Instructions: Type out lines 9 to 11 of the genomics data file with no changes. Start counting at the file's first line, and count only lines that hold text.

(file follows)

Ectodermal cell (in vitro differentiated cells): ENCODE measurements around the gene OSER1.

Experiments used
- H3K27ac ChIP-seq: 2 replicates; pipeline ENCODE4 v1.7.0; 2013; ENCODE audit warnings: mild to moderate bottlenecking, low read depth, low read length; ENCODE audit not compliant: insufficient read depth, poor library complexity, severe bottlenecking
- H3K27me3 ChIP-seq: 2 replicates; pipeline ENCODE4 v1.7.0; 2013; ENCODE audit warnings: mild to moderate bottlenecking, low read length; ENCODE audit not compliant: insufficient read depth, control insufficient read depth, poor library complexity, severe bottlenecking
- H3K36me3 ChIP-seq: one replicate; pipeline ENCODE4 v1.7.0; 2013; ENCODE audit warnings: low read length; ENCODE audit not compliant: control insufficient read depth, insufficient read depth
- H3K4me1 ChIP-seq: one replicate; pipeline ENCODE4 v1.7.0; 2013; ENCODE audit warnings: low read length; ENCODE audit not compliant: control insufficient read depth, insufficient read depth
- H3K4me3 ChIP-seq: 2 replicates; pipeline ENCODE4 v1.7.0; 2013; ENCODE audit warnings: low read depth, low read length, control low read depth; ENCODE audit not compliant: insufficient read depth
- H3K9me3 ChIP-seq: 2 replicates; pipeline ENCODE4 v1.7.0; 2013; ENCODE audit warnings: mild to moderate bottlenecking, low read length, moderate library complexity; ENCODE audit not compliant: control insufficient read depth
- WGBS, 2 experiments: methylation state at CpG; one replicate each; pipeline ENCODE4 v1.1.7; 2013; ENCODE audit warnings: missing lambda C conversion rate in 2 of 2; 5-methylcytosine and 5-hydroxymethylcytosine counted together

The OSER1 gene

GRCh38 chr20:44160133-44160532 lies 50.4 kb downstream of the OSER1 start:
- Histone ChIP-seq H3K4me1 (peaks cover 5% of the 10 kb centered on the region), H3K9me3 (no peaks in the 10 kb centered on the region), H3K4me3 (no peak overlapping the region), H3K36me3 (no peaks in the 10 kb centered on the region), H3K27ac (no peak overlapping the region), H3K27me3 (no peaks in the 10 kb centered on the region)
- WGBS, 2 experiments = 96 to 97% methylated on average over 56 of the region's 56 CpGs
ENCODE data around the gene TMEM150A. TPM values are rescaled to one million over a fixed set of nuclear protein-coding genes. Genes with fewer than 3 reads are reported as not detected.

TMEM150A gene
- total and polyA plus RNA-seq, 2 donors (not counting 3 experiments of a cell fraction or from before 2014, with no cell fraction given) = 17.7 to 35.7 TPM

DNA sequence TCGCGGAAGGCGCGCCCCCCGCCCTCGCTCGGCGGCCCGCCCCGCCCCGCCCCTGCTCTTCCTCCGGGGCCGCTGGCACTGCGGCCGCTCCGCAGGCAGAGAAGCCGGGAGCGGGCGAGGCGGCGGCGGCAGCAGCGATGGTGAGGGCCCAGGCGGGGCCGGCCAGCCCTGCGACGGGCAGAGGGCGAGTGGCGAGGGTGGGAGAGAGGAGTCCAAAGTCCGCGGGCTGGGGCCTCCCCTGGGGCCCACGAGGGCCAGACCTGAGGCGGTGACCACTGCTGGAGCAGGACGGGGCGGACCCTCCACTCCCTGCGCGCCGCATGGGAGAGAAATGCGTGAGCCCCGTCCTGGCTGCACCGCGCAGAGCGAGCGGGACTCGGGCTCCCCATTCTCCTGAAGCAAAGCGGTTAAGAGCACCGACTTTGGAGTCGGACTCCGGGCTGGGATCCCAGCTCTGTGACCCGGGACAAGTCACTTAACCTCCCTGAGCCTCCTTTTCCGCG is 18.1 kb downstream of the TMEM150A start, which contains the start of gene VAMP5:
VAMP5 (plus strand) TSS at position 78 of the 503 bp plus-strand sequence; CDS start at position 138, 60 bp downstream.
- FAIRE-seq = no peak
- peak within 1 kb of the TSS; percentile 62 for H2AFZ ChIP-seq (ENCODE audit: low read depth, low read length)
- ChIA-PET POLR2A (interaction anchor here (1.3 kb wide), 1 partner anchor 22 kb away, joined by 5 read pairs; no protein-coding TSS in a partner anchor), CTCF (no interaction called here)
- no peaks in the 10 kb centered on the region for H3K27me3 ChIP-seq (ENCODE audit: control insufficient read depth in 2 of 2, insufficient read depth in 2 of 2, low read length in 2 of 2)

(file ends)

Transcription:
- WGBS, 2 experiments: methylation state at CpG; one replicate each; pipeline ENCODE4 v1.1.7; 2013; ENCODE audit warnings: missing lambda C conversion rate in 2 of 2; 5-methylcytosine and 5-hydroxymethylcytosine counted together

The OSER1 gene

GRCh38 chr20:44160133-44160532 lies 50.4 kb downstream of the OSER1 start: